Thursday, February 28, 2013
Ind. Courts - More on: Disciplinary charges filed against senior judge
Updating this ILB entry from Feb. 25th, re the filing of disciplinary charges against Lisa Traylor-Wolff, a senior judge serving in Pulaski and Fulton Counties, the Christian Science Monitor has published a long AP story today.
Ind. Decisions - More on: 7th Circuit declares unconstitutional Ind. law prohibiting registered sex offenders from using social networking websites
American Civil Liberties Union of Indiana legal director Ken Falk said Thursday that the attorney general's office would not ask the 7th U.S. Circuit Court of Appeals in Chicago to rehear the case.See also this Feb. 6th ILB entry about efforts to repair the 2008 law in this year's General Assembly.
The court said in January that the 2008 law was too broad and violated freedom of speech.
SB 347, which passed the Senate 49-0, is now in the House Committee on Courts and Criminal Code.
Ind. Decisions - 7th Circuit decides one Indiana case today
In U.S. v. Sanders (ND Ind., Vn Bokkelen), a 33-page opinion, Judge Kanne writes:
In January 2008, Lamar E. Sanders and an accomplice abducted Timicka Nobles’s daughter, R.E. The reason: to induce Nobles to rob her own mother. Nobles attempted to comply—she left a bag of cash for Sanders’s accomplice to pick up—but law enforcement authorities were already apprised of the plot. They quickly arrested Sanders’s accomplice, and Sanders turned himself in shortly thereafter. Fortunately, no one was injured, and police recovered the money. After a five-day trial, a jury found Sanders guilty of kidnapping and extortion. He now appeals his conviction and sentence. First, Sanders argues that the district court denied him due process by admitting Nobles’s three identifications of him. Second, Sanders claims that the district court ran afoul of the Confrontation Clause, or, alternatively, abused its discretion, by limiting his cross-examination of Nobles. Finally, Sanders contends that the district court applied the incorrect mandatory minimum sentence. Finding no error, we affirm both the conviction and sentence.
Ind. Courts - "Longtime Allen Superior Court Magistrate Marcia L. Linsky resigned Tuesday."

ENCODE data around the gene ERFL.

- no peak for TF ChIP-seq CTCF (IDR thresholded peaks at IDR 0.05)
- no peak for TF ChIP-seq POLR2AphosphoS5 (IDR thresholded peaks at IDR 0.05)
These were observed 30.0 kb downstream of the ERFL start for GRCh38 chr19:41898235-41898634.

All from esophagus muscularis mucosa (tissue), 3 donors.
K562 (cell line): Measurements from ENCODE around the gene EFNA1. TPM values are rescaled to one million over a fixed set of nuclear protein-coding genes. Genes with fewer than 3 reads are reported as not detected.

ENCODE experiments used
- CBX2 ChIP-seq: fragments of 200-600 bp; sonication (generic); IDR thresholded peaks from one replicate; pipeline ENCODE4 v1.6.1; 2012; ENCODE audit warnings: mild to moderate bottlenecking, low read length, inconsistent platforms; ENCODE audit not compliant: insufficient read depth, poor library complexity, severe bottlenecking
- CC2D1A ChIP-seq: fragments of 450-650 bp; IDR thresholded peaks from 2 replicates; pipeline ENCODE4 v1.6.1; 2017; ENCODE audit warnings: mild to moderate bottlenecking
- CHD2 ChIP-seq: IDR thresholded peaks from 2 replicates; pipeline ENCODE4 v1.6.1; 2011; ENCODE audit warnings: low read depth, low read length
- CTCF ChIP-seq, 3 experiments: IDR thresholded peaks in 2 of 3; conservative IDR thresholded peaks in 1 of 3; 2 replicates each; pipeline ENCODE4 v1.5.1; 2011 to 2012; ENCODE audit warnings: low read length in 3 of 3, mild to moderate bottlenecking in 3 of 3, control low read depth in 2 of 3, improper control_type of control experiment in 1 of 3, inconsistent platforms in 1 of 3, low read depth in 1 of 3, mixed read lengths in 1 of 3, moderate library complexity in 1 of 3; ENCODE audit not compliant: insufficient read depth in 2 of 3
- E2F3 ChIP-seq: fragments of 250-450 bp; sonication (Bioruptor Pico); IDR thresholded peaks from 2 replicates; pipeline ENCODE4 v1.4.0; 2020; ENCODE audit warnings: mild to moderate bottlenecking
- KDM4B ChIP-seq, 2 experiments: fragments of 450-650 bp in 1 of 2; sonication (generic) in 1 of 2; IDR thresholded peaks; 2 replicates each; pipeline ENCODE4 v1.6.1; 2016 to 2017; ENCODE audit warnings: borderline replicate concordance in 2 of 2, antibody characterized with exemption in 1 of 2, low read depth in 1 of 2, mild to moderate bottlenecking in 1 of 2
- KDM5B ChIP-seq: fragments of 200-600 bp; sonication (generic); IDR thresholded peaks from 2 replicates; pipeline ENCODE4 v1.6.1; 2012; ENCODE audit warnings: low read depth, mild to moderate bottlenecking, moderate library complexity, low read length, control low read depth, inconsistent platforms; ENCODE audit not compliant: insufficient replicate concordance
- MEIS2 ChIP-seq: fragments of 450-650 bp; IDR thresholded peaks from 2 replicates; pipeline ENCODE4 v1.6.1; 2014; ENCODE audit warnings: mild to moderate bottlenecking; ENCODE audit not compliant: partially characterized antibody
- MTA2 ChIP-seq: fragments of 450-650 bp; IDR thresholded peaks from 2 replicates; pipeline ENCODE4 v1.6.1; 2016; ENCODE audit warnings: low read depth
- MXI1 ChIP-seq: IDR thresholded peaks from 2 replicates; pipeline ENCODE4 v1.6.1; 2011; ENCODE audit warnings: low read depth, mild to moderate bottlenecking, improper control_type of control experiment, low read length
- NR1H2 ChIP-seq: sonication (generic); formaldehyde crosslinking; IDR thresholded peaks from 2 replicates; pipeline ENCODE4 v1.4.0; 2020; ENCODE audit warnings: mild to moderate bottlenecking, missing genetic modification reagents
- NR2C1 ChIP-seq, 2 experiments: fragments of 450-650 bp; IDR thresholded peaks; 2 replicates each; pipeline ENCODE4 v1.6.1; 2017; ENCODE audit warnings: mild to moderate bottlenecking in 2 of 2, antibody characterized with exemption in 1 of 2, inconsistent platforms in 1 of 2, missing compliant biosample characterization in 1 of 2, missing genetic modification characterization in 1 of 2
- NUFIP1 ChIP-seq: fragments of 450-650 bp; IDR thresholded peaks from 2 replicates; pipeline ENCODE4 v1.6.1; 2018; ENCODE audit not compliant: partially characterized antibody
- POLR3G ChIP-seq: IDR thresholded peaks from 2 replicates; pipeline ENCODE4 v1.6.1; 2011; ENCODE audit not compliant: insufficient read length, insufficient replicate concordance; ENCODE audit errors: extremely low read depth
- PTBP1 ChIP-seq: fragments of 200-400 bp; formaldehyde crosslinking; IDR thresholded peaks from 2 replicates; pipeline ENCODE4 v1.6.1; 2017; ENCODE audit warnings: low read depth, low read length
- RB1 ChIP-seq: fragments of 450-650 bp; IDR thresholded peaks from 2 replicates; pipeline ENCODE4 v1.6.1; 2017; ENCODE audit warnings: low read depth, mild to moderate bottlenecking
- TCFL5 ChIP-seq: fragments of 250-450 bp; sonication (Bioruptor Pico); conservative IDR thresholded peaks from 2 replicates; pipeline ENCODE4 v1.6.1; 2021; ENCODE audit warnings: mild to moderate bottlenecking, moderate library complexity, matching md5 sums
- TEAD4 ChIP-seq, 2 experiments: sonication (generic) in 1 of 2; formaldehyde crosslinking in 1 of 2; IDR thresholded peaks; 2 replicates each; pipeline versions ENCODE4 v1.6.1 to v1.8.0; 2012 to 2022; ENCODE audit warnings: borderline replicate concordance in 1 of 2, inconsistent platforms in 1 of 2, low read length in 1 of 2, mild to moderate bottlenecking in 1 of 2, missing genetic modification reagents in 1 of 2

That is from the FWJG report.
Jeff Neumeyer and Eric Dutkiewicz have much more, including much video, at INCNowTV, reporting:
At least two local attorneys tell 21Alive they have first-hand knowledge that Linsky was escorted from the Charles "Bud" Meeks Justice Center Tuesday afternoon.Kevin Leininger of the News-Sentinel reports:
Linsky served in the Allen County Superior Court's criminal division since August of 1999, handling misdemeanor and traffic cases.
There were ongoing concerns about Linsky's demeanor in the courtroom, three local attorneys say. Specifically, they add, there were concerns about how Linsky interacted with and treated defendants and others she was in contact with on a regular basis.
The tipping point for Linsky's ouster may have come as a result of complaints being taken directly to Linsky's superiors.
Three superior court judges and two other magistrates will help cover Linsky's caseload until a replacement is chosen. That process could take a few weeks.
The position pays roughly $108,000 annually.
An Allen Superior Court Magistrate has resigned after 14 years on the bench. * * *
Although magistrates have authority similar to judges, they are appointed and are not subject to retention by the public.
A defense attorney, however, suggested Linsky’s “highly inappropriate” conduct on the bench may have contributed to her exit.
“I talked to (Judge) Fran Gull about her conduct several times, and others did, too,” said the attorney, who asked not to be named. The attorney said Linsky would often spend court time berating attorneys – a practice the attorney said shocked and puzzled relatives from another country who were visiting her courtroom.
Ind. Decisions - Court of Appeals issues 5 today (and 14 NFP)